Edmonton, AB - Setting an unprecedented sporting spectacle, Oilers President and COO Patrick LaForge announced Sunday the Edmonton Oilers issued a challenge to the Edmonton Eskimos to go head-to-head in a two-game, total-point series later this spring. In addition to bragging rights (really, what else matters?), the City of Champions' Edmonton Cup will be presented to the winning team.
Edmonton Eskimos President and CEO Len Rhodes was quick to accept the challenge issued by the Oilers. Game 1 will see the squads pitted against one another on Thursday, Jun. 7 at Rexall Place in an all-out, full-gear hockey game. Game 2 will happen on Friday, Jun. 29 at Commonwealth Stadium -- again, full-gear and under authentic CFL rules, one night before the Eskimos take on the Toronto Argonauts in the club's home opener.
The team who collects the most goals and points combined in both games will be awarded the city's prestigious title.
Last week when the Oilers began a four-game road trip in Nashville, the club began its preparation by holding a lengthy, 45-minute football practice outside The Music City's Bridgestone Arena. With that in mind, in addition to an extra-special on-ice session last week at Rexall Place, they're heading into the mini-series feeling good about their game.
"I'm not too worried," said Jordan Eberle, who's a big CFL (Saskatchewan Roughriders) supporter. "We don't have much chemistry is far as plays and all that, but a couple guys have pretty good arms. We've got the speed advantage, so if we can get open, we'll get a couple TDs."
While the Oilers are diligently preparing on the turf, the Eskimos don't feel it's needed. It's a foreign surface to some, but Ed Hervey, ex-receiver and now a head scout with the club, insists his team has the natural, all-encompassing athletic edge.
"Practice? We're sitting around here talking about practice? We're ready for the game," he said. "What people don't realize is that I grew up on the ice. There are many hockey arenas in Southern California. And while I spent so many years playing football, hockey was my true passion. I have a shot that can't be stopped. Anyone who gets in the way of it, they can look forward to getting hurt.
"We know quite clearly that we're going to dominate them in both games. We want to come out and show them that we're better athletes than they are."
There's no shortage of experience on both sides. Darcy Hordichuk, who was a football prodigy during his younger years in squirts, carried his unbelievable off-ice ability well into his teens.
"Out of 10, I think I'd probably be a 10," he offered, nonchalantly. "In school, usually they'd only take guys in Grade 11 and 12 and I played as a Grade 9. With football, it's one of those things where if you can hold onto the ball and you've got the speed -- which, I think I've been blessed with and I have that natural ability to do two things at once -- you can have success.
"My heart wasn't there and I decided to go with hockey, even though I could probably play in the CFL as a running back or tight end. If you look back in high school and some of the records that were broken, you'll see my name beside them."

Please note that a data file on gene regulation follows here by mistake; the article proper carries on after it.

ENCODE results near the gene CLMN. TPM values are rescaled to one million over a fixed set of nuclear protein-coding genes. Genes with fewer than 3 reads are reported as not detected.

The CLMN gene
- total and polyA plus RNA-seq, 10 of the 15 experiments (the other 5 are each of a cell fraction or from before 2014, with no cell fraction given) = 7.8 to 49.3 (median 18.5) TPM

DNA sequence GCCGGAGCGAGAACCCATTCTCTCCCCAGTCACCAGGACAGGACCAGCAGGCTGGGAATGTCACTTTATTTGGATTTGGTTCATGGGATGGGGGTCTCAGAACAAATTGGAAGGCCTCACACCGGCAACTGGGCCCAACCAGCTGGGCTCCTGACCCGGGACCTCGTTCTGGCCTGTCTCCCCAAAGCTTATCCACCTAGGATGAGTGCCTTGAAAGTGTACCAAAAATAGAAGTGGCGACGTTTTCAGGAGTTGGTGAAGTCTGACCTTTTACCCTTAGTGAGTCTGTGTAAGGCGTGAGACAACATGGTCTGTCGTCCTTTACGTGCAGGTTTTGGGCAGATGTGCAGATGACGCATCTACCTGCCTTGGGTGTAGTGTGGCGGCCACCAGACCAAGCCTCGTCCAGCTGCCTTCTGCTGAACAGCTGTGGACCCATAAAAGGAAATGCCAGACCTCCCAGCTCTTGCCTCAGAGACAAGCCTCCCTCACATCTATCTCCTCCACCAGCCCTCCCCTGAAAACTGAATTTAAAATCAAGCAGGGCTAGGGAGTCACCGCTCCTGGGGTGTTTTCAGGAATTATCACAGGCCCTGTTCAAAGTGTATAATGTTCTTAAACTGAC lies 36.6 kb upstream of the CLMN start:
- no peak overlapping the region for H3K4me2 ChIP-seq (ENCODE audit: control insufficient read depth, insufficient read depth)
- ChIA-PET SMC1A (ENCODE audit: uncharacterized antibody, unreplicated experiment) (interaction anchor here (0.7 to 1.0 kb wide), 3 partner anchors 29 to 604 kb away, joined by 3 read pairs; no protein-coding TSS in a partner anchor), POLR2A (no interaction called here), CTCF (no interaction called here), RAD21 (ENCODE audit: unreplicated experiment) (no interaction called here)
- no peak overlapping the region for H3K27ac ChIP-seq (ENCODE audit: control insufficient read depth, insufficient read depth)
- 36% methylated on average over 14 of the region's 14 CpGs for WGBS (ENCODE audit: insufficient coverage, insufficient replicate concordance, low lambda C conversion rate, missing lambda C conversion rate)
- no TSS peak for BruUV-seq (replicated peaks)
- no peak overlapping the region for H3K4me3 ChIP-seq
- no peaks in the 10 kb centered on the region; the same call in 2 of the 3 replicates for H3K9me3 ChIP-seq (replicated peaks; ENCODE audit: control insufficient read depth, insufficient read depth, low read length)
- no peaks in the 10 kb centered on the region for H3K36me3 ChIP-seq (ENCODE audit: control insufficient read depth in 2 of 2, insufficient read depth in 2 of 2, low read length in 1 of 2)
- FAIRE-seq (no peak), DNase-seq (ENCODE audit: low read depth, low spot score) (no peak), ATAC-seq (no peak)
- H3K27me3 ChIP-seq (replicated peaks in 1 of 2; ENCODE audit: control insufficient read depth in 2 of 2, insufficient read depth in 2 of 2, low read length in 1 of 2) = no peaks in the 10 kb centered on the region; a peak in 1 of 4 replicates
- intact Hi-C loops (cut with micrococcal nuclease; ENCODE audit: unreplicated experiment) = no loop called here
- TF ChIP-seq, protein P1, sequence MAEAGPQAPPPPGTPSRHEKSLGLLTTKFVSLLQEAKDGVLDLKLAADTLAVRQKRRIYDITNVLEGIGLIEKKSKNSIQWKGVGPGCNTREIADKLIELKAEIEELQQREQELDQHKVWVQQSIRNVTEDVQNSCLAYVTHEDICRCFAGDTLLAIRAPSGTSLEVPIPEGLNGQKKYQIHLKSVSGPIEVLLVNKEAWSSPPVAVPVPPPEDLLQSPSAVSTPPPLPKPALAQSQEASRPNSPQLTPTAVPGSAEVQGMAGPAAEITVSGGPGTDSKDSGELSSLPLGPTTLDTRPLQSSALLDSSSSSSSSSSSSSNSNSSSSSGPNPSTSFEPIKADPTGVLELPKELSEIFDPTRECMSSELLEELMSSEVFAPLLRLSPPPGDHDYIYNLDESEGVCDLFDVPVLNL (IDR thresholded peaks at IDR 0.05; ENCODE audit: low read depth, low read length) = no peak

While No. 16 is primarily known as a hard-hand chucker in the NHL, his mitts have developed a pinpoint touch when it comes to handling the ball.
"As a kid growing up [when I was eight or nine], a quarterback got hurt one time and I ended up playing in a game to win us the championship. I've been playing quarterback lately because I don't like to get hit as much. I do enough hitting on the ice now, so it's nice to hang out in the pocket.
"As soon as our opponents put the skates on, that will be enough to take them down, so we're not going to have to do much," he added. "You've got to do a little more than run around and carry a ball in this sport. You've got to have the agility, speed, quickness and toughness. We've got all that and more."
On the other side, the Eskimos' on-ice ability isn't in question, either. At 6'4" and 300 pounds, non-import centre Gord Hinse has seen it all. Prior to his career in the CFL, he was a 12-year beer league veteran who grew up stopping pucks in Edmonton's local creases.
"Oh yeah, I can get in front of the rubber," said the man nicknamed ‘The Wall.'
"Eskimos, Oilers. There's always been that battle and we're going to determine, once and for all, who's the superior team. We feel that we're more well-rounded athletes, so that's going to be huge to our advantage.
"We're playing to win," Hinse added. "That's what athletes do. We're going to go out there and push some guys around. We've got to have the (series) sweep."
If the players' pre-competition trash talk is any indication, the Edmonton Cup mini-series will have a scorching intensity not seen since White Goodman's Globo Gym Purple Cobras dominated the court on ESPN 8, 'The Ocho.'
Hervey, who admitted he hadn't had a "good scrap" since Labour Day 2003 at McMahon Stadium in Calgary, is ready to rumble once more.
"Take it easy? I don't know what that term means, to be honest with you. The only time I take it easy is with my niece."
Not surprisingly, considering the history of the Oilers and Eskimos, the community will benefit from this sporting spectacle. The losing squad must donate ten thousand dollars to The Boys and Girls Clubs of Edmonton.
Ticket information for the inaugural Edmonton Cup will be released later this week.